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** TruthInTelevision. Sacrificing a few troops here and there to achieve a greater objective is not an uncommon military strategy.

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** TruthInTelevision. Sacrificing a few troops here and there to achieve a greater objective is not an uncommon military strategy.strategy.
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25th Dec '15 8:05:55 PM modgethanc
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** I'm not sure what you mean by your comments above. However, I think it's FridgeBrilliance that Luke made his second lightsaber as a homage to both of his teachers: it has the same design as Obi-Wan's, but the blade colour is green like Yoda's.



* Another thing, and this sort of combines FridgeHorror with FridgeBrilliance... in the original trilogy, Palpatine and Vader seem perfectly aware of the force, and Vader is shown mentioning it to other Imperial officers in ANewHope, but they seem to perceive it as just another religion. However, they (or at least some of them) also seem to be aware that the Jedi were mostly wiped out, as implied by one of Tarkin's conversations with Vader, in which Tarkin says ''"you, my friend, are all that is left of their religion."'' Now think about this in light of the prequel trilogy. ''"Order 66"'' was already [[MoralEventHorizon heinous]], but we know from the context that it was at least somewhat pragmatic; Palpatine wiped out the Jedi because they were the only rivals to himself and Vader in knowledge of the force. Tarkin, however, not believing in the force, is probably unaware that this was the reason. Now think about what he said once more. ''"All that is left of their religion."'' In other words, he [[ANaziByAnyOtherName condones having people rounded up and killed for their religious beliefs]]. Sure, we knew he was bad news from the start, [[PoliticallyIncorrectVillain but still]]... - [=neoYTPism=]

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* Another thing, and this sort of combines FridgeHorror with FridgeBrilliance... in the original trilogy, Palpatine and Vader seem perfectly aware of the force, Force, and Vader is shown mentioning it to other Imperial officers in ANewHope, but they seem to perceive it as just another religion. However, they (or at least some of them) also seem to be aware that the Jedi were mostly wiped out, as implied by one of Tarkin's conversations with Vader, in which Tarkin says ''"you, my friend, are all that is left of their religion."'' Now think about this in light of the prequel trilogy. ''"Order 66"'' was already [[MoralEventHorizon heinous]], but we know from the context that it was at least somewhat pragmatic; Palpatine wiped out the Jedi because they were the only rivals to himself and Vader in knowledge of the force. Tarkin, however, not believing in the force, is probably unaware that this was the reason. Now think about what he said once more. ''"All that is left of their religion."'' In other words, he [[ANaziByAnyOtherName condones having people rounded up and killed for their religious beliefs]]. Sure, we knew he was bad news from the start, [[PoliticallyIncorrectVillain but still]]... - [=neoYTPism=]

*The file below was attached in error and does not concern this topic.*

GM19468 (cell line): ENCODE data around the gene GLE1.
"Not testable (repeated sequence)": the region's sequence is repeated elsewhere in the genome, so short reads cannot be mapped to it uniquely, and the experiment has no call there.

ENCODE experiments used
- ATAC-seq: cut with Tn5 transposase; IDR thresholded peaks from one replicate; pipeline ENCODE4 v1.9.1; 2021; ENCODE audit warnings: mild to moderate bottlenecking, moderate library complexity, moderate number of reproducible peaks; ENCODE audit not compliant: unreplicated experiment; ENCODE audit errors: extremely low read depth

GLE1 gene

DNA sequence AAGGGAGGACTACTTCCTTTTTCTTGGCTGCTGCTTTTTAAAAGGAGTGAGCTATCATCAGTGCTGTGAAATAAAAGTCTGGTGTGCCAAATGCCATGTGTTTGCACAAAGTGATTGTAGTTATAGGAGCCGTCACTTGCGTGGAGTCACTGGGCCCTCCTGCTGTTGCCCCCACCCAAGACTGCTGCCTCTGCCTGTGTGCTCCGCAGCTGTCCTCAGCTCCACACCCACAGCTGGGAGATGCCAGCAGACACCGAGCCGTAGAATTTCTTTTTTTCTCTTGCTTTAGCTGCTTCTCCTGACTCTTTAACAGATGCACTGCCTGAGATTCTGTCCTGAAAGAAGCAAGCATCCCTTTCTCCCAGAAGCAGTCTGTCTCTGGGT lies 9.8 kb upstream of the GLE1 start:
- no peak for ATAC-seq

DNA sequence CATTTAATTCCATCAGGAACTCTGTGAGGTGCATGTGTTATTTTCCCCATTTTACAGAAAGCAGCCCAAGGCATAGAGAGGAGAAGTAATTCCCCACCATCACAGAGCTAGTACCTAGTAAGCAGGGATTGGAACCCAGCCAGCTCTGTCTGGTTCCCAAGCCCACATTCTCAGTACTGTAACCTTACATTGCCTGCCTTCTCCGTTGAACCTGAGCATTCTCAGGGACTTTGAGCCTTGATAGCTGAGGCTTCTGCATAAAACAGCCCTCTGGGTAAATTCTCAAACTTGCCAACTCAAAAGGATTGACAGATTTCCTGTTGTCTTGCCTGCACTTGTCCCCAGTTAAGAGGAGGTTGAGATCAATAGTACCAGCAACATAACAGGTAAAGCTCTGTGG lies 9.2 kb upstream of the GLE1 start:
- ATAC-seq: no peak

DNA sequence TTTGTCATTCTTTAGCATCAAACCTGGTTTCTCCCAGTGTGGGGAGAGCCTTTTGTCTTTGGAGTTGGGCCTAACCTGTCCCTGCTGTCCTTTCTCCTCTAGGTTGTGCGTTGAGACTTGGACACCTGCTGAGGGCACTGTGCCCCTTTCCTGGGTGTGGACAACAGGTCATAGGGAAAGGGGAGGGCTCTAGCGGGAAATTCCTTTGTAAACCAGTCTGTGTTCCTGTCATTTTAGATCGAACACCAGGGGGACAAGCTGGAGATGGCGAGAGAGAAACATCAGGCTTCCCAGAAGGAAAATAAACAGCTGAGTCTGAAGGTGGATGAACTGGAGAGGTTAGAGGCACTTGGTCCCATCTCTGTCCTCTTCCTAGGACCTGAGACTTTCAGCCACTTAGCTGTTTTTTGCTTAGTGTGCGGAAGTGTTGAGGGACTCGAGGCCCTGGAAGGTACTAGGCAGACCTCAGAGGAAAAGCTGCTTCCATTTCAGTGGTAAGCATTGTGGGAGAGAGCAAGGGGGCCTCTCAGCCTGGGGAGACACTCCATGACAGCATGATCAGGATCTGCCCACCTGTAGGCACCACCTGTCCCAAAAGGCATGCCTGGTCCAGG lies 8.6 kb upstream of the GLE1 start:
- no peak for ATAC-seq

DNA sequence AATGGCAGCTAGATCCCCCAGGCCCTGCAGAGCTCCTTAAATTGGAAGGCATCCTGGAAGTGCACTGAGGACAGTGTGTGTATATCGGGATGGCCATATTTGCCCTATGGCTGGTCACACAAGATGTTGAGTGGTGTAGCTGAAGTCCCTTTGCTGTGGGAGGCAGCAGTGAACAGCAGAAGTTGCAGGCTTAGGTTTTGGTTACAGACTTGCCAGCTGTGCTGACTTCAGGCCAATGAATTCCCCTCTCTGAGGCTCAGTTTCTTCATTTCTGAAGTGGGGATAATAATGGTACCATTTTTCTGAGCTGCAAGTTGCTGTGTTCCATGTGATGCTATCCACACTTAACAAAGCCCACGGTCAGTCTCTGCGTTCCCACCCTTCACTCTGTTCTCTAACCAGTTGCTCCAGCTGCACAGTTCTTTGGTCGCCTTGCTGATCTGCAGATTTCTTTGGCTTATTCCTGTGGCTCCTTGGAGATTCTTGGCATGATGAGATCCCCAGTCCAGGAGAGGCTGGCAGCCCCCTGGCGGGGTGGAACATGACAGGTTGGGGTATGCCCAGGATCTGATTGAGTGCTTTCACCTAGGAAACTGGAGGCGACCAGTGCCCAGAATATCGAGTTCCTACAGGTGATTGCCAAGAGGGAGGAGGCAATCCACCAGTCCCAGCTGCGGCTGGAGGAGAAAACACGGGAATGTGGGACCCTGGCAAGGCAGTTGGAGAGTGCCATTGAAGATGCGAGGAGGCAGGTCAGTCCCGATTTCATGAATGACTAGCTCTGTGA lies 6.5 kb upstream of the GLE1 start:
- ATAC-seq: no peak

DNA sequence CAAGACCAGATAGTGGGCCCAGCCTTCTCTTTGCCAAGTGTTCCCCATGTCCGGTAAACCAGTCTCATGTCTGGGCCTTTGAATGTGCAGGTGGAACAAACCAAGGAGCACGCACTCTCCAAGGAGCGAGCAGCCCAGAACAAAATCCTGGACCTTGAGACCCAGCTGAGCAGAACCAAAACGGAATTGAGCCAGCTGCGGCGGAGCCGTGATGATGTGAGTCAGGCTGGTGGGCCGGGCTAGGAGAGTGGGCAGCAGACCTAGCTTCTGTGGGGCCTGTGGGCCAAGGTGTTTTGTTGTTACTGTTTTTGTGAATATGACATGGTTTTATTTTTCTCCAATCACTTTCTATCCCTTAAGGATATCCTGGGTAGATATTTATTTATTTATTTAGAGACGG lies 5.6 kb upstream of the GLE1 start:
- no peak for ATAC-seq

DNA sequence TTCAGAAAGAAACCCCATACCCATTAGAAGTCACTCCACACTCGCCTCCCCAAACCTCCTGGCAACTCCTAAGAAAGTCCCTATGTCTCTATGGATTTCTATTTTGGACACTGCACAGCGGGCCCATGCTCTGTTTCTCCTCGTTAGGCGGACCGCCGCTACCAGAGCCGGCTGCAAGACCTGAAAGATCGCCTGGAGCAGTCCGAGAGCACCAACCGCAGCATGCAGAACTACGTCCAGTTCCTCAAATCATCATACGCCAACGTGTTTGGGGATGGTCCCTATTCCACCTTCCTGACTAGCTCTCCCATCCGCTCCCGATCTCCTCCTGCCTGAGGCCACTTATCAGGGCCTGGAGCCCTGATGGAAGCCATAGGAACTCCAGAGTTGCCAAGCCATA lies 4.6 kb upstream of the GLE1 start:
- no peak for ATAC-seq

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** The duel at the ''beginning'' of Episode III, though, is even more similar. Anakin fights Dooku on the observation deck of a Star Destroyer just like how Luke fought Vader in the Emperor's throne room on the Death Star. In both cases, Palpatine is sitting in a chair (which looks nearly identical) and watching. Anakin is driven into a rage when Dooku knocks out Obi-Wan and then defeats him, just like how Luke flies into a rage and defeats Vader when he threatens Leia. And both end with a SwordOverHead moment where Anakin/Luke has Dooku/Vader at his mercy, and Palpatine tries to goad them into killing their defeated opponent. The difference is that Anakin goes through with it while Luke refuses to. Bonus points: Afterward, Anakin carries an unconscious Obi-Wan to safety, while Luke helps a mortally wounded Vader escape to the hangar.
9th Dec '15 4:10:24 PM Parthidens
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* Why is the Empire's state-of-the-art weapon specifically called the Death Star when it's barely the size of a moon? Because like a star, everything orbits around it, and it is the 'centre' of the Empire.
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http://tvtropes.org/pmwiki/article_history.php?article=Fridge.StarWars